The method for computing a sum `x+y` depends on the types of `x` and `y`. For example, the method for adding an integer `x` and a polynomial `y` differs from the method for adding two integers modulo 111. Because both the type of `x` and the type of `y` must enter into the selection of the method, we refer to these methods as binary methods. Each binary method is a function of two variables, and is stored either in the class of `x` or in the class of `y`.`( ... )` represents the body of the function, consisting of suitable code for the operation at hand.`X` is `class x`, and `Y` is `class y`. The initialization function can be installed with`z` denotes the new hash table of class `Z` and parent `x` provided to the routine by the system.

Let's assume that `X` is the class (or type) of `x`, and that `Y` is the class of `y`. The way to install a method for the addition of an instance `x` of class `X` to an instance `y` of class `Y` is with a statement of the form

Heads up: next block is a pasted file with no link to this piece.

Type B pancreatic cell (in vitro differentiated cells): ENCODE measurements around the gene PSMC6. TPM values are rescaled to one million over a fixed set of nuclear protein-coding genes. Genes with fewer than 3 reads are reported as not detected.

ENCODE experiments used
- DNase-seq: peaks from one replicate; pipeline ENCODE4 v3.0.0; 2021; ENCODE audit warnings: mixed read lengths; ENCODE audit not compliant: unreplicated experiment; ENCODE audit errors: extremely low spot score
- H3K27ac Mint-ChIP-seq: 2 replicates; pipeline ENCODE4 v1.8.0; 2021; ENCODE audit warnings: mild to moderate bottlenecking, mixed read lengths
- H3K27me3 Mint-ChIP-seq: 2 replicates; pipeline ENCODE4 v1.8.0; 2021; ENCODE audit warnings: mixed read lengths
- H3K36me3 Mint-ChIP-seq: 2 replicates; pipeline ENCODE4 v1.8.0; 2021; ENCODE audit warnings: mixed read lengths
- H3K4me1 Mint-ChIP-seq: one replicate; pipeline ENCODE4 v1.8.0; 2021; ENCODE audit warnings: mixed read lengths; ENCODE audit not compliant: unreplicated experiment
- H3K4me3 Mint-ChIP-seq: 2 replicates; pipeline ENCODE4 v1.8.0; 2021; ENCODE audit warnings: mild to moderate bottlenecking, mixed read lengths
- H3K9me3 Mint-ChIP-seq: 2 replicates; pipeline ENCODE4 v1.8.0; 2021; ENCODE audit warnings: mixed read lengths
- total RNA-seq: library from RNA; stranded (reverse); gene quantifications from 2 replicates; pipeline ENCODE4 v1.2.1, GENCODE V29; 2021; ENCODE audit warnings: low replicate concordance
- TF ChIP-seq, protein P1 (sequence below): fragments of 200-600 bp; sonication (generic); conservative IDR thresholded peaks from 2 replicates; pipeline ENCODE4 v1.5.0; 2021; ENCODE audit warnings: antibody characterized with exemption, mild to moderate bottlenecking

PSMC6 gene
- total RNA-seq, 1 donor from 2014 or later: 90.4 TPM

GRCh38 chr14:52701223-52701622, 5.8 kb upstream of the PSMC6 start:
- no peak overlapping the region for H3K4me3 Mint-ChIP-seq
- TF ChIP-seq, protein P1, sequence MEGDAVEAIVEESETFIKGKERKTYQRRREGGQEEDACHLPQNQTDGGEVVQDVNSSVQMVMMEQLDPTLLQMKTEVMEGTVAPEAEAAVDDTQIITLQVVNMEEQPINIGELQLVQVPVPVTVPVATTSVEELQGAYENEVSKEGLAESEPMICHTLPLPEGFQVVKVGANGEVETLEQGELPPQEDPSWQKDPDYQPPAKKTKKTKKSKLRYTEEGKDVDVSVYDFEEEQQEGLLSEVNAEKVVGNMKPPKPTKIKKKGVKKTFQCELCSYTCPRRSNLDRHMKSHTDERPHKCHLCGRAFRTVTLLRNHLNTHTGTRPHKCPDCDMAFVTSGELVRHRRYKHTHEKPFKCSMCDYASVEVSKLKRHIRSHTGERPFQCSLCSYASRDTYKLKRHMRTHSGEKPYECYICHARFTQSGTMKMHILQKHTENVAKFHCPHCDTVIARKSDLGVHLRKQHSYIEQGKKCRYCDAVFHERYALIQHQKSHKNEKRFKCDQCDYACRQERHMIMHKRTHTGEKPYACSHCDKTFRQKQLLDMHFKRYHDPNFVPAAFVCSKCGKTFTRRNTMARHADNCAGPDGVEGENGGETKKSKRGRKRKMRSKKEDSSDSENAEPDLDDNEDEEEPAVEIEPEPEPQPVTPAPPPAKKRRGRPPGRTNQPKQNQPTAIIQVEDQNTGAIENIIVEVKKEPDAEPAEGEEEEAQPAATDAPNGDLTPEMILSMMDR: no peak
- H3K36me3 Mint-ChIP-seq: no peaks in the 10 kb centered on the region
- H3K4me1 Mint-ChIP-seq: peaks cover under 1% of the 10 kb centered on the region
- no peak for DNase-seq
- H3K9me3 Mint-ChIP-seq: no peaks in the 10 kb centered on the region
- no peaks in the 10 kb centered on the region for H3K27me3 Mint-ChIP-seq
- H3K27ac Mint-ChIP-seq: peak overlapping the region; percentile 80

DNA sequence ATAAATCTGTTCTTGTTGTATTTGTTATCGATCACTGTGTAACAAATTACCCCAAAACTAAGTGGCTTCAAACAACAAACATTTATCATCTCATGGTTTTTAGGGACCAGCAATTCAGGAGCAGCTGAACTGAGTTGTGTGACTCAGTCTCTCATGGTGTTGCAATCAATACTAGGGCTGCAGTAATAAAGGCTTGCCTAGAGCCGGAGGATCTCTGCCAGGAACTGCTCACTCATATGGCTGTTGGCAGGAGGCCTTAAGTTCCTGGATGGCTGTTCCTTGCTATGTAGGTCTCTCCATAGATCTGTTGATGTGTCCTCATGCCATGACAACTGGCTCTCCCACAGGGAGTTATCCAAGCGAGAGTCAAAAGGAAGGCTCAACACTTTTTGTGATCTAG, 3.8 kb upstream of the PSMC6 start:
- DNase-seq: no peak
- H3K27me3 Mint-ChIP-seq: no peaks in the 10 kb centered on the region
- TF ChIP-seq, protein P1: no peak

X + Y := (x,y) -> ( ... )where

The method installed by the code above is automatically inherited by subclasses of `X` and `Y`. Here is a brief description of the way this works. Suppose `X` is the parent of `P` and `Y` is the parent of `X`. When a sum `p+q` is evaluated where the class of `p` is `P` and the class of `q` is `Q`, then the binary method for `P+Q` is applied, unless there isn't one, in which case the binary method for `P+Y` is applied, unless there isn't one, in which case the binary method for `X+Q` is applied, unless there isn't one, in which case the binary method for `P+Q` is applied. In general this search for a binary method continues all the way up the chain of parents to the topmost ancestor of everything, which is called Thing. (See also lookup.)

As an extreme example of inheritance, the code

Thing + Thing := (x,y) -> ( ... )will install a binary method for adding any two things, which will take effect as a last resort whenever more a specifically defined method isn't found.

The new function also uses a ternary lookup table to find the initialization function for the new thing, and should be thought of as a ternary operator. The initialization function for a new expression created by

new Z of x from yis obtained as

lookup(NewMethod,Z,X,Y)Here

new Z of X from Y := (z,y) -> ...where